A Slice of History in iconic Westminster

There is a certain weight that goes hand in hand with anything to do with my home of London, an intangible gravitas that carries with it the depths of centuries-old culture, all enveloped in the energy of a thriving metropolis.

The city’s iconic landmarks are a testament to its legacy, each telling a chapter of its enduring history and steady evolution. The challenge and joy of designing here lies in harnessing the dynamic spirit that floats around our city and translating it into an interior that encapsulates the essence of the capital itself. Art and architecture have resonated across these streets for centuries and this presence is the source of inspiration that has driven me to craft a space that pays homage to the city while encapsulating the luxurious, contemporary lifestyle it can offer.

With that in mind, I proudly present my studio’s most recent work – The Gainsborough at Millbank. This 4,536-square-foot duplex apartment is unique in shape and legacy. The building has so much character, that I came to think of her as a beautiful, quintessentially English woman from a time gone by. Her natural grace needs only the most elegant of pieces to add a final touch of glamour to her innate beauty.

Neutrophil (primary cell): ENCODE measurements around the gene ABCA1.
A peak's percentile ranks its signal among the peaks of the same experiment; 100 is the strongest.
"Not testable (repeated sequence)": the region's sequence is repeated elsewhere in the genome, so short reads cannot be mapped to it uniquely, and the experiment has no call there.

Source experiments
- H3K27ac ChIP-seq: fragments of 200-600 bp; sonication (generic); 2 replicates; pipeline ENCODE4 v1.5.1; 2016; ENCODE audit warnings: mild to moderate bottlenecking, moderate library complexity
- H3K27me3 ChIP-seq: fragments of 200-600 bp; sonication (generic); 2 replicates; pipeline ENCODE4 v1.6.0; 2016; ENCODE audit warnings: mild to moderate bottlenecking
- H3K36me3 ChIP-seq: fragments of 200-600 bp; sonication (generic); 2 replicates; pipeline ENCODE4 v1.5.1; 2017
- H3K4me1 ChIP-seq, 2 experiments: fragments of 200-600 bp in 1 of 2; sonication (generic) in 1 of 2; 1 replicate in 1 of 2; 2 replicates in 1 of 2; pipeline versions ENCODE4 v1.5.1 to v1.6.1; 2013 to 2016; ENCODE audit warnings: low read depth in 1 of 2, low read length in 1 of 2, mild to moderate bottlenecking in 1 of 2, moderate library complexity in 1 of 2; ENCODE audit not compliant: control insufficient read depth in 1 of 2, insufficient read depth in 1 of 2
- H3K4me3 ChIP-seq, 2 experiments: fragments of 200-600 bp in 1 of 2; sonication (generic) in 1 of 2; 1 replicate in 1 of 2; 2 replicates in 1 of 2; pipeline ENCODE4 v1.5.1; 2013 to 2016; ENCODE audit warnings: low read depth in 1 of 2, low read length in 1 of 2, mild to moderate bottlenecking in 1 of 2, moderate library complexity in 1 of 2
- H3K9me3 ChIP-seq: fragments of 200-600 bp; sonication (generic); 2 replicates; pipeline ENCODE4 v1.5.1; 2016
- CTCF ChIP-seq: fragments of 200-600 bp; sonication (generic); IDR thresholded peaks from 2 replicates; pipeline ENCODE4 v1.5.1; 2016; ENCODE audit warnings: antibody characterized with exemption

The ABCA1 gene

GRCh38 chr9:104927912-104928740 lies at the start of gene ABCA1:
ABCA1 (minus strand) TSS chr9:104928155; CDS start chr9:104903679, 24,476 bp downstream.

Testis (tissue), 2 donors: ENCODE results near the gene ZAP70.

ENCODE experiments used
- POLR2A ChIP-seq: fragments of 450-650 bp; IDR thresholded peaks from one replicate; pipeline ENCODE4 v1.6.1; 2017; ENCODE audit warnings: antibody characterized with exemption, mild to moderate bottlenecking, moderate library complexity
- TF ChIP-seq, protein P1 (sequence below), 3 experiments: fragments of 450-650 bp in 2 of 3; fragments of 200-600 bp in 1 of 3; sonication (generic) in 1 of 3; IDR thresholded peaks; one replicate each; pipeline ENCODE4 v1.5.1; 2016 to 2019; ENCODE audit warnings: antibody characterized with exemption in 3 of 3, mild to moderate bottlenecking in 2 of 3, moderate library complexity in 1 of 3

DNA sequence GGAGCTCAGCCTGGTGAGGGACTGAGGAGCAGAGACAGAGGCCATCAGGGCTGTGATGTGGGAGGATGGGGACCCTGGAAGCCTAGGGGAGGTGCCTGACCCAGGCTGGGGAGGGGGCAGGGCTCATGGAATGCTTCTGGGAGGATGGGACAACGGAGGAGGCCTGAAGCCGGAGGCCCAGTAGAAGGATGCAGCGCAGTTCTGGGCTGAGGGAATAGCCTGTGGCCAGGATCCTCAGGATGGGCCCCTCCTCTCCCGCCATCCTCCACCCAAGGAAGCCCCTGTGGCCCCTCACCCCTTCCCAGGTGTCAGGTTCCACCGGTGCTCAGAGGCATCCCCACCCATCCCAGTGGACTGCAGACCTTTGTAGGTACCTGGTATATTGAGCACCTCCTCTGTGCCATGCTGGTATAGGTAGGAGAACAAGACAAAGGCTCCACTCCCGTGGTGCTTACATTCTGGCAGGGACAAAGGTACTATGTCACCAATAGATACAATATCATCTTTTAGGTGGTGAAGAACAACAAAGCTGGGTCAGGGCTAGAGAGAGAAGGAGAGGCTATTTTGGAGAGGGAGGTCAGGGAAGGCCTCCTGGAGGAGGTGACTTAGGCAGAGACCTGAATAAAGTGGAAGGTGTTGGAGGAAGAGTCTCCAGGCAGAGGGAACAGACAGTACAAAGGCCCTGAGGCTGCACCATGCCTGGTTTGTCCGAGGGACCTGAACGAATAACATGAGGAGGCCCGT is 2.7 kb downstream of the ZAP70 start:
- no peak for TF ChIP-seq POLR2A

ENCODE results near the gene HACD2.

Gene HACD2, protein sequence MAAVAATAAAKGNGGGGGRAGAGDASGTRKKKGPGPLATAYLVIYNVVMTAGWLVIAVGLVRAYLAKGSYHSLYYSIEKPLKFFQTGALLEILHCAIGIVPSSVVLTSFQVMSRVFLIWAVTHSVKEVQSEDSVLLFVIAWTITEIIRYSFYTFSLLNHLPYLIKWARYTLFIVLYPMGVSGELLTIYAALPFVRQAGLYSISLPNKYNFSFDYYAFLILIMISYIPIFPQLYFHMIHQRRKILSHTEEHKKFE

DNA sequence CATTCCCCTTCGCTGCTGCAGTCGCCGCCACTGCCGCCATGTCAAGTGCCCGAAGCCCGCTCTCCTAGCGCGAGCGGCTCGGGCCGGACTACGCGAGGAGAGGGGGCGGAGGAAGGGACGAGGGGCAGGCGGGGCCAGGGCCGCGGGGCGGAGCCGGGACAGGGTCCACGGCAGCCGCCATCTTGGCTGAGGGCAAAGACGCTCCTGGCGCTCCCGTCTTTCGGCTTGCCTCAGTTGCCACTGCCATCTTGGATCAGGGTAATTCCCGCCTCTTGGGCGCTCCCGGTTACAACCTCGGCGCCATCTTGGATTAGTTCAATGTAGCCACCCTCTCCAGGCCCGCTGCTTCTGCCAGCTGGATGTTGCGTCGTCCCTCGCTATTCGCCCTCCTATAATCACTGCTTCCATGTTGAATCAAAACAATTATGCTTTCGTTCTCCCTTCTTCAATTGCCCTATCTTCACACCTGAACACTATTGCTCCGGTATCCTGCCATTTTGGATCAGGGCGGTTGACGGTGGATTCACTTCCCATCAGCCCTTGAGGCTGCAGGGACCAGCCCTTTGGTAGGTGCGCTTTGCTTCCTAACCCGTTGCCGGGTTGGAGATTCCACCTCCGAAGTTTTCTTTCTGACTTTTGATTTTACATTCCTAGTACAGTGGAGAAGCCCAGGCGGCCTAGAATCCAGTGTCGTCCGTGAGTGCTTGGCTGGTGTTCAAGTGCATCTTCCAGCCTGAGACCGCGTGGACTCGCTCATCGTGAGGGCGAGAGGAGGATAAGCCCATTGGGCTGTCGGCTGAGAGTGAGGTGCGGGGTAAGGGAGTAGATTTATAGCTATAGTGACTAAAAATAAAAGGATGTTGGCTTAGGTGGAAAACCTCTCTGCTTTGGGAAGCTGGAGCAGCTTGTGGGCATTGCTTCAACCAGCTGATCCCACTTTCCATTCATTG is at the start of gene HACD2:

In a previous life, the building was the home to Imperial Chemical Industries, the country’s creators and largest manufacturers at the time, of the familiar and enduring material Perspex. And the vast apartment itself? It was the Chairman’s Office. With spectacular views of the Thames, Grade-II Listed 9 Millbank was originally designed by Frank Baines, a staunch supporter of the conservation and preservation of buildings for which he had a global reputation. The Portland-stone exterior is flanked by 1920’s sculptures from Charles Sargent Jagger. The four effigies represent the industries of chemistry, agriculture, marine transport, and construction, or the four pillars of ICI.

It is a very considerate exterior and with the apartment named after the 18th century artist, Thomas Gainsborough, who was known for his inventive and original approaches, we needed a fitting ambience to match. The first floor of the apartment boasts an open-plan entertaining and living room with parquet herringbone parquet flooring. An original 1920s stained glass roundel depicting the allegory of Britannia is set in the middle of The Gainsborough’s sweeping 10ft windows.

As a team, we approached this project as a restoration and we worked to capture the grand majesty of the original features. The apartment was already adorned with rich walnut panelling and intricately floral-carved door frames; I wanted to ensure our designs for this extraordinary space allowed the beautiful bones of the building to breathe and take centre stage.